BMJ: Google ads can have misleading medical info
Google needs better control of its advertisements and suggested links to avoid web pages that contain conflicting medical claims, warn doctors in an article published online in the British Medical Journal (BMJ).

Marco Masoni and colleagues at the University of Florence in Italy suggest that, as the internet is not well policed and regulated, it is up to members of the medical community to be vigilant and to suggest improvements.

They recently used Google Italia to search on the keyword "aloe" and found sponsored links to websites recommending aloe arborescens for the prevention and treatment of cancer and offering it for sale.

AdWords is "Google's flagship advertising product" and was its "main source of revenue in 2007," according to the authors. Through it, users can create advertisements, choose their own key words, and decide which Google queries their advertisements should match. Google decides on placement on its pages of search results: which advertisements to show and in what order.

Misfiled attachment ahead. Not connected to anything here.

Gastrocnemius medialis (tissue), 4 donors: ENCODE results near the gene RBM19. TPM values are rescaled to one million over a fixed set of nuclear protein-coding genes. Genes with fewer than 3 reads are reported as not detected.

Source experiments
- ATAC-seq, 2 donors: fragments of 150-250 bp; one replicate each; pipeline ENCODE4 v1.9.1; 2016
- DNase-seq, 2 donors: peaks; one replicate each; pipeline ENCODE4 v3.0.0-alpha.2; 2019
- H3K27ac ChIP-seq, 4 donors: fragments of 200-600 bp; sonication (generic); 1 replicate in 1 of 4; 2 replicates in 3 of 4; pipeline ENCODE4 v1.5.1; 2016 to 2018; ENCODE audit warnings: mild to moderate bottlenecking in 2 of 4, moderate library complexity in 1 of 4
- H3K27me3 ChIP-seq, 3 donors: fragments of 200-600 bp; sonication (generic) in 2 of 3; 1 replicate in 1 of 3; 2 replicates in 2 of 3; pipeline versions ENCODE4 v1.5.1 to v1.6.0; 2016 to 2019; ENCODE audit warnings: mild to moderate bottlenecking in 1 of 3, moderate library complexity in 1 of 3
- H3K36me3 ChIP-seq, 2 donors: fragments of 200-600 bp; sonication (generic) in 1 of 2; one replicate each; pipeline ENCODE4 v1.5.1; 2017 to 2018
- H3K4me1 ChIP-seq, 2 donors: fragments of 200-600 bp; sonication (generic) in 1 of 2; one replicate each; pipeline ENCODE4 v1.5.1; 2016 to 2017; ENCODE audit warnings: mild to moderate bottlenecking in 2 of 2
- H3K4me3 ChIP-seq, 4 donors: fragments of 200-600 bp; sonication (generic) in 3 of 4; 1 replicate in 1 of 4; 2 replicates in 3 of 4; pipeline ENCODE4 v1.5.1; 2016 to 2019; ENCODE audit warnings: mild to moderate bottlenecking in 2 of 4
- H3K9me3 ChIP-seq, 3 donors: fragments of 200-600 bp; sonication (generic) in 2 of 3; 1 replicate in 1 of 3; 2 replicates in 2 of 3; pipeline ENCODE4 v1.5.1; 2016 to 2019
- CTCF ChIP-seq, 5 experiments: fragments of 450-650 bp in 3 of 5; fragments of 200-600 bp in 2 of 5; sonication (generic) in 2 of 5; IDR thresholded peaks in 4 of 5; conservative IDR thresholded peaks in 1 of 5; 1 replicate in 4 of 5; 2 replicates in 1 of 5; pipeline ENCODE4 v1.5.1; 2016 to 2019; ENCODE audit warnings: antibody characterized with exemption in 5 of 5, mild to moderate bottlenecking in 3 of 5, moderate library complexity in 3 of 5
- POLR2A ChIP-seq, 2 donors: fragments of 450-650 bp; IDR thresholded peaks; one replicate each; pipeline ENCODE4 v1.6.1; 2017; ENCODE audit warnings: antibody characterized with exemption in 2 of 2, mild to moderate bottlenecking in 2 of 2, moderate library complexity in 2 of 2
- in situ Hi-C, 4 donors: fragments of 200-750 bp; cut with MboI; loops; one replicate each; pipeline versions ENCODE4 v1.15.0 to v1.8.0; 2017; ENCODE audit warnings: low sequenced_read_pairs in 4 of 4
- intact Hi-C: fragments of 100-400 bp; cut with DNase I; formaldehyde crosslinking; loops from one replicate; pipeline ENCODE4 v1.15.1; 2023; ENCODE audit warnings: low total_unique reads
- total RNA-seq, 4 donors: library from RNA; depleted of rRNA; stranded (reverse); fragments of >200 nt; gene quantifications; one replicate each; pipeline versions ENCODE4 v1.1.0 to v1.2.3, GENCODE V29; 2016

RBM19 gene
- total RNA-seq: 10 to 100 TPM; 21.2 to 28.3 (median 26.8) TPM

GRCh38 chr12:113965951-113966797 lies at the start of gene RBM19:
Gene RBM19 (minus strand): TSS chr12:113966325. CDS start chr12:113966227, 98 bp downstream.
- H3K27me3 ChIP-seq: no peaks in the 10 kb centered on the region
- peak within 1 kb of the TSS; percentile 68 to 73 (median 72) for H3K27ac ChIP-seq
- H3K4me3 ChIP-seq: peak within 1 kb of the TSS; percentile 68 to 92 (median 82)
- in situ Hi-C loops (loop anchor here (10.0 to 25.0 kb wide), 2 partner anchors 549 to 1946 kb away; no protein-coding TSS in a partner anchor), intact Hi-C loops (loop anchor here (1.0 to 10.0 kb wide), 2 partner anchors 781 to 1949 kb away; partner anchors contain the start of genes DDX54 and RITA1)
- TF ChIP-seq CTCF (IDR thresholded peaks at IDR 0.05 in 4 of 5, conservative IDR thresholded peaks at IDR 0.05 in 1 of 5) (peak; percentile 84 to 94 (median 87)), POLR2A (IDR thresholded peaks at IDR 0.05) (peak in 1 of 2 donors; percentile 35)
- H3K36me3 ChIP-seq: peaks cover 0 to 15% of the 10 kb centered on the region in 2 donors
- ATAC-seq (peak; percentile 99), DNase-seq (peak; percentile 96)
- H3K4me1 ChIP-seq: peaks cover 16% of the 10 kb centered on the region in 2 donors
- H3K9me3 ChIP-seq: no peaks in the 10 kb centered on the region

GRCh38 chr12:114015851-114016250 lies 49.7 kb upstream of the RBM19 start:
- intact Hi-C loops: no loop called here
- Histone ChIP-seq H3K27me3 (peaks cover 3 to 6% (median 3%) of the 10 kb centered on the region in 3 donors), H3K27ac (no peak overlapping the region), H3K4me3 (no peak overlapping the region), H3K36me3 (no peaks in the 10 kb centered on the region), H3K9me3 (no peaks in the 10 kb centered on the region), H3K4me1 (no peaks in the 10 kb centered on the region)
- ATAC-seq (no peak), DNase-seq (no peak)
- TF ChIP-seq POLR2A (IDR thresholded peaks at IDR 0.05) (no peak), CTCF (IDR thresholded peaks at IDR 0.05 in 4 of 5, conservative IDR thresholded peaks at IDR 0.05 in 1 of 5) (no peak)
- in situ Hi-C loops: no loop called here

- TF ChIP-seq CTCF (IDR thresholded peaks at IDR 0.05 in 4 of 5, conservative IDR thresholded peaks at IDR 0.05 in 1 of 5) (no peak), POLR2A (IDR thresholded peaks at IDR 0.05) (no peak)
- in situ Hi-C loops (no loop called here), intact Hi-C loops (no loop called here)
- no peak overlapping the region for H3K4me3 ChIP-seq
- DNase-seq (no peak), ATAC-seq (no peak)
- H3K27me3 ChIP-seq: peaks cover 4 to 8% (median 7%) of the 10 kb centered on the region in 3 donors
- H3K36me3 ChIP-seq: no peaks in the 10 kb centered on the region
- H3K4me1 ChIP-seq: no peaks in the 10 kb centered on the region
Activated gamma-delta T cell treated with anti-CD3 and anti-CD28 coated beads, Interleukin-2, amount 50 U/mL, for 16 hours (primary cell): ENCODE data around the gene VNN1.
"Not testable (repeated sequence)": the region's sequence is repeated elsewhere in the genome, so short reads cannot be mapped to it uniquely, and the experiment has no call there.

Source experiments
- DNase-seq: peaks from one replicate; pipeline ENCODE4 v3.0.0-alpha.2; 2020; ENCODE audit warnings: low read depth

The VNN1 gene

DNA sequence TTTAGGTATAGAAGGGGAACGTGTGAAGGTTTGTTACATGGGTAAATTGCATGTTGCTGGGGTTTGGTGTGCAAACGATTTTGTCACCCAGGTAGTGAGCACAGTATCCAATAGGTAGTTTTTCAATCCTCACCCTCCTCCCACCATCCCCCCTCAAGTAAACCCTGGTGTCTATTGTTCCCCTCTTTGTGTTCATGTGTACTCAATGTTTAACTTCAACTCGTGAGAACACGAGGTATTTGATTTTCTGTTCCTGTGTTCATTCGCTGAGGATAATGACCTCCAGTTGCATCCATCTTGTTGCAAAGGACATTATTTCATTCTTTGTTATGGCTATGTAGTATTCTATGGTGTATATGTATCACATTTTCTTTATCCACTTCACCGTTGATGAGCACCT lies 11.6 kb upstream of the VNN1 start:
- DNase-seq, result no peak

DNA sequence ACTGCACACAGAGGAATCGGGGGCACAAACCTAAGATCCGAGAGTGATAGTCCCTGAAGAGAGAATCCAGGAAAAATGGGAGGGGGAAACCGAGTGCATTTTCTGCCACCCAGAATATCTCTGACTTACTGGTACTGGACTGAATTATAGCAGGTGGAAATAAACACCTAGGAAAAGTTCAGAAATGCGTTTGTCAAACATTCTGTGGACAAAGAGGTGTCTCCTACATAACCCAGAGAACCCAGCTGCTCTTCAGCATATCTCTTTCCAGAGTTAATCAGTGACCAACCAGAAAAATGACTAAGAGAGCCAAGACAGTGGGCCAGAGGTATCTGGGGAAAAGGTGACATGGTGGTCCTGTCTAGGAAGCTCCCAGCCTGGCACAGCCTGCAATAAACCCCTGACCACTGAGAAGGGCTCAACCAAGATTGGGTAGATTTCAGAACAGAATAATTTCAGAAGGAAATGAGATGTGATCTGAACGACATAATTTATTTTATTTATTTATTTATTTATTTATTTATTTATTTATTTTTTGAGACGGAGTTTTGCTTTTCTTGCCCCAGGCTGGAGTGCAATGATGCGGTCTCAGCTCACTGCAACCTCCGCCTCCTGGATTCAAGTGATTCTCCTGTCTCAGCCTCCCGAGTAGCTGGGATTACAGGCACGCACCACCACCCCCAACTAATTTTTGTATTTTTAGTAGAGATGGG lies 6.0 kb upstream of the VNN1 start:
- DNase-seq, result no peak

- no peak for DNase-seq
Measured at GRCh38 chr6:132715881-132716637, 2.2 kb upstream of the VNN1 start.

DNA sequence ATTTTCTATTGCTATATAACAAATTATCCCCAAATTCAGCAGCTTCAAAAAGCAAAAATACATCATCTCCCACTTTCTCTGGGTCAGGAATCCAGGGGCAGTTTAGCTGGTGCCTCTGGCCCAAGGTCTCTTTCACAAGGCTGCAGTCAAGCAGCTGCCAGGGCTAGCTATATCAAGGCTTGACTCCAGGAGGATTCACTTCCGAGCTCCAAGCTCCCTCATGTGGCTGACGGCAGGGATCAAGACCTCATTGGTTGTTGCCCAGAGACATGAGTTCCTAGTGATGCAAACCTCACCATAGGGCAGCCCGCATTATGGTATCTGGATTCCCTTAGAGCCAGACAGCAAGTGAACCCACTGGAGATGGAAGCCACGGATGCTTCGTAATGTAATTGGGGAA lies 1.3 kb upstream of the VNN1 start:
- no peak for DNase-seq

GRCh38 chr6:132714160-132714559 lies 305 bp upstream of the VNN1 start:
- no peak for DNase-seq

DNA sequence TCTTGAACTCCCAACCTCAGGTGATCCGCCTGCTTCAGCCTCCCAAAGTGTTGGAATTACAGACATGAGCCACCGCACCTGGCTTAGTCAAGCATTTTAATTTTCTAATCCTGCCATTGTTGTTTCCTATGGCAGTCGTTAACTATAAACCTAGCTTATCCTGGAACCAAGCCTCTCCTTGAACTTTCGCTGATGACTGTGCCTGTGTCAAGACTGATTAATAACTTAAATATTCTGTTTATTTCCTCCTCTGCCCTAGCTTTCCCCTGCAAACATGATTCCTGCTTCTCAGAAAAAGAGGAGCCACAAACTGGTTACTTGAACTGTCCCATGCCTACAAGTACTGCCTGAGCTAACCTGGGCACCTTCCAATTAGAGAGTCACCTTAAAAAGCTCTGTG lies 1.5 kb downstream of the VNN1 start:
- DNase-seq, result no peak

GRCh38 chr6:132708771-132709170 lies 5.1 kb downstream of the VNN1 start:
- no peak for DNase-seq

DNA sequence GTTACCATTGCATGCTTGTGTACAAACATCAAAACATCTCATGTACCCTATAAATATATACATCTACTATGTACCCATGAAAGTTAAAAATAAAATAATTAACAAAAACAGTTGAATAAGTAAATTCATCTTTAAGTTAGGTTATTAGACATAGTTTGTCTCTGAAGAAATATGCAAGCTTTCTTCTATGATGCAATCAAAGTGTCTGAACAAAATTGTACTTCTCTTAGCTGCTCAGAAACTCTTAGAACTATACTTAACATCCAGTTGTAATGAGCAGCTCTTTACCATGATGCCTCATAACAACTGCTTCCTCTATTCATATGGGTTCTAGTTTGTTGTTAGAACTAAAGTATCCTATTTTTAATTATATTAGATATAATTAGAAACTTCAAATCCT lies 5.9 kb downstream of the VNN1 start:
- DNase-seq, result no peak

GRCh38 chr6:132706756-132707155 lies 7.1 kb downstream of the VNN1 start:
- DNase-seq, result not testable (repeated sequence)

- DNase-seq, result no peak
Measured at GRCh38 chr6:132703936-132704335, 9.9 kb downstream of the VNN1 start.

But Google's automated matching to search terms sometimes places inappropriate advertisements.

For example, Google Guide (which is neither affiliated with nor endorsed by Google), said: "In September of 2003, adjacent to a New York Post article about a gruesome murder in which the victim's body parts were stashed in a suitcase, Google listed an ad for suitcases. Since that incident, Google has improved its filters and automatically pulls ads from pages with disturbing content."

But the authors argued that Google filters must be improved further.

"Showing an advertisement that links aloe and cancer in response to a query with only the single keyword 'aloe' is inappropriate. Worse yet is when the website linked to has false medical claims," wrote Masoni and colleagues. "If improving the filter is too complex, it would be better simply not to display sponsored links in results of searches on medical terms or products."

But the authors warned of another problem--the short list of "related searches." Such suggested alternative search terms, which don't appear on every search in Google, are automatically generated by an algorithm determining terms related to the search that may be useful to refine the query.

In their case, the related link connected them to a website that contained statements such as: "Cancer can be cured! Padre Romano Zago's cure, Aloe Arborescens, cured many people's cancer!" The site has further pages full of statements and "proofs" aiming to show that Aloe arborescens can cure many types of cancer, the authors wrote.

Google has often said that it wishes to enter the healthcare arena in many ways, the authors noted.

"We think that a necessary first step for Google is to improve its filters and algorithms so as to prevent possible harm to its users," they stated.